Introduction. Intravenous drug abuse is a global concern with an estimated 16 million people engaging in this behavior worldwide. (1) In addition, Methamphetamine abuse is widely reported with 1.2 million Americans declaring its use in 2012. (2)

Case description. The patient presented to the Emergency Department for “right groin pain” at a site she had been injecting methamphetamine. She had a palpable, non-pulsatile mass of her right groin, diffuse erythema and tenderness of her right leg, and several ecchymotic areas on multiple toes. She was found to have an extensive deep vein thrombosis of the right lower extremity, right femoral pseudoaneurysm, septic emboli, and deep space infection of her right groin. The pseudoaneurysm was removed surgically, an extra-anatomical arterial bypass was placed, an inferior vena caval filter was inserted, anticoagulants were initiated, the groin abscess was debrided and washed out, and the patient was started on antibiotics.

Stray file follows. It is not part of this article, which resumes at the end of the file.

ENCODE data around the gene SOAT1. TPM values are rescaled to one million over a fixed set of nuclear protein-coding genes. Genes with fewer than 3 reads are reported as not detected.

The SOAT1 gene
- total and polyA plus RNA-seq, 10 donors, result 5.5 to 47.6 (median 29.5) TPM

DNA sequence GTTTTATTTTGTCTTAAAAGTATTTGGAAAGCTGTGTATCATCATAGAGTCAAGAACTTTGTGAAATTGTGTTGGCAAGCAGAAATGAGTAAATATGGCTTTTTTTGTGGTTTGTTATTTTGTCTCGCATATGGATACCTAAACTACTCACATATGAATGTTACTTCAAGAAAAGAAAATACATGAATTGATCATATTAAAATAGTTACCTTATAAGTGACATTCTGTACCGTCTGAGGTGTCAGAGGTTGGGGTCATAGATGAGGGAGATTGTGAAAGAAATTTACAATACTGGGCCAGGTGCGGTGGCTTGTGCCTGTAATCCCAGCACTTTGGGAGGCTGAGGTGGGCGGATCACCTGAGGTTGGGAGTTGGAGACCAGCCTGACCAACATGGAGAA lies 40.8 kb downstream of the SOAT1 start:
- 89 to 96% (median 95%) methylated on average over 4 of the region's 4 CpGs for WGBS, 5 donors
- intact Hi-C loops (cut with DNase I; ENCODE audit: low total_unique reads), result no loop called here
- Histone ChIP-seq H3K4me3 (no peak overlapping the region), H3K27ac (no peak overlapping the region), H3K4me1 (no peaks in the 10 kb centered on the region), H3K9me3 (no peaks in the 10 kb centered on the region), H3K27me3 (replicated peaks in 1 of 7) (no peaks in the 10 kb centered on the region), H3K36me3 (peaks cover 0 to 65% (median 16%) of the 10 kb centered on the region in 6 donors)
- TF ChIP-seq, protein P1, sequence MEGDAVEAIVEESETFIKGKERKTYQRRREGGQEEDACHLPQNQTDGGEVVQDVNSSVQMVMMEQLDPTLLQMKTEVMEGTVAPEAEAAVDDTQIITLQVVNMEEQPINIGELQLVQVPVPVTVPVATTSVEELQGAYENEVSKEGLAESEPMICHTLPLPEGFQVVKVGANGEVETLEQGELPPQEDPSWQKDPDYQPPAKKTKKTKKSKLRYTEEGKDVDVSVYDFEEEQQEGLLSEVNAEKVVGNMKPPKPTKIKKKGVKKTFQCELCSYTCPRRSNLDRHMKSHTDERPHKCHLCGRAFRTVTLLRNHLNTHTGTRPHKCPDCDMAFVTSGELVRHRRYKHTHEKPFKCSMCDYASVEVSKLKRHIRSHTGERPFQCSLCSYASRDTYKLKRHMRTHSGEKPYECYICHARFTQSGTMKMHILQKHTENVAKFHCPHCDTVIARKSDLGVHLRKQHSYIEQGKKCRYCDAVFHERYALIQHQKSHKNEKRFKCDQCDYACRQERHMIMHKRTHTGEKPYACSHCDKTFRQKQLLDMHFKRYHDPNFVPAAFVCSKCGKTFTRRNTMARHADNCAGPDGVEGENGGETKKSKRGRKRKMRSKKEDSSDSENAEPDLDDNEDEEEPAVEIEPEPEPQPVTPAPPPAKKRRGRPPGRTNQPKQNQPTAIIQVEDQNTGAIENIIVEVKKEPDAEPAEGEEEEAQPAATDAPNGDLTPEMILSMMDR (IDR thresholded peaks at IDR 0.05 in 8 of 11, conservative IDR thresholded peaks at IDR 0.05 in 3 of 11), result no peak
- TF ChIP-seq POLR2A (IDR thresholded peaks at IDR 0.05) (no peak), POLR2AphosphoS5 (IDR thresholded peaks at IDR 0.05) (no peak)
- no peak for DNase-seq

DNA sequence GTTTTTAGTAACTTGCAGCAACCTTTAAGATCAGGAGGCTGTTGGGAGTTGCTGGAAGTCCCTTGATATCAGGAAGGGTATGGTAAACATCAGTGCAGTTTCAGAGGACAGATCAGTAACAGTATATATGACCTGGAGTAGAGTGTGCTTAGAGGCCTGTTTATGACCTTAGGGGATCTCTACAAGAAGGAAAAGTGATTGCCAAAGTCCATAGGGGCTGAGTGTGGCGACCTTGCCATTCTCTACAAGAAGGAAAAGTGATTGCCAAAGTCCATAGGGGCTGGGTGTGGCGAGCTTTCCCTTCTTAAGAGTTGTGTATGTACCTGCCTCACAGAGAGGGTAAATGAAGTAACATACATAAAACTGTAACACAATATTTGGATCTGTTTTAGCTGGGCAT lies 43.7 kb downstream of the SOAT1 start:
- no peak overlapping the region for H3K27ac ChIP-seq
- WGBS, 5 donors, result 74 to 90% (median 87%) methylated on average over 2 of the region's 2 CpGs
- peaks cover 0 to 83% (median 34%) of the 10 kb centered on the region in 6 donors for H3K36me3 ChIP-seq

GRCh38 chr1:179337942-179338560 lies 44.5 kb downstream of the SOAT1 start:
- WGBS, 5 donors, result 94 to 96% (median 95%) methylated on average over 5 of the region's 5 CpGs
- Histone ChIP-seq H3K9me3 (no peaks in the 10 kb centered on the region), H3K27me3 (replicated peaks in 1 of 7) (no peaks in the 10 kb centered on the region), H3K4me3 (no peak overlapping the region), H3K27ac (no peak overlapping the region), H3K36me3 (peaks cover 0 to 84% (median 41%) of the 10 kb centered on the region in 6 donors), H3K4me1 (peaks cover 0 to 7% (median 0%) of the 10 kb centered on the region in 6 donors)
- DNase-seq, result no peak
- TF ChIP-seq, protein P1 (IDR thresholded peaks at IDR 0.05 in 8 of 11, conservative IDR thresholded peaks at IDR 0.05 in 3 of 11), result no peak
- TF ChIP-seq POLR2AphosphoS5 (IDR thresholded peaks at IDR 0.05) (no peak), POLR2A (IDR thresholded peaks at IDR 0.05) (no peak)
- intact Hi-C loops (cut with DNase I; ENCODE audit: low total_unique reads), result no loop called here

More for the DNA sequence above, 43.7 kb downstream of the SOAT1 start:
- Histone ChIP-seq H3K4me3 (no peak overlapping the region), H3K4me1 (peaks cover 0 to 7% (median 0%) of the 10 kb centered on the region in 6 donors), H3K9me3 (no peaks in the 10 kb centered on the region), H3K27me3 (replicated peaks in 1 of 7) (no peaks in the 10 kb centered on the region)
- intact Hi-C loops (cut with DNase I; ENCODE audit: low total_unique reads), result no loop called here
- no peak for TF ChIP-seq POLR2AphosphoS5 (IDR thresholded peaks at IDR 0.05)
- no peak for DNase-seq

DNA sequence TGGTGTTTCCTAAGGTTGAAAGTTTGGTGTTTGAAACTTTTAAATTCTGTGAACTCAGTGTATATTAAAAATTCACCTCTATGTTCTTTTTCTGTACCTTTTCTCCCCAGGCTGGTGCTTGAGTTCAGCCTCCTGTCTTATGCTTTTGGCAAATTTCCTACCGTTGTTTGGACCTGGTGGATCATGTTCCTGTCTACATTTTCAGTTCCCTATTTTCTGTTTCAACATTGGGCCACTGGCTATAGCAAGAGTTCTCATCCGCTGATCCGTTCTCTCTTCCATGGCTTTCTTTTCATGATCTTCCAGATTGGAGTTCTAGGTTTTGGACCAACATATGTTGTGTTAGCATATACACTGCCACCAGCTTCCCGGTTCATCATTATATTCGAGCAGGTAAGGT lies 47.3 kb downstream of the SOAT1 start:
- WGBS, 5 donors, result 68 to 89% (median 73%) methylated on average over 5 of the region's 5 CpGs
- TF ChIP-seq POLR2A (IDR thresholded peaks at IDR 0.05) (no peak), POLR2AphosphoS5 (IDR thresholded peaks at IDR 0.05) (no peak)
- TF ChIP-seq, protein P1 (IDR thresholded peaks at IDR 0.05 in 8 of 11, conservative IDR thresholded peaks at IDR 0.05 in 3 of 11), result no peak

Discussion. Emergency physicians practicing clinically should be aware of the potential adverse outcomes of intravenous drug abuse. This patient encounter details nearly all of the significant adverse outcomes patients could experience: cellulitis, deep space infection/abscess, deep venous thrombosis, arterial pseudoaneurysm, and septic emboli.

Key words: abscess, venous thrombosis, false aneurysm, pseudoaneurysm, methamphetamine, intravenous substance abuse, intravenous drug abuse

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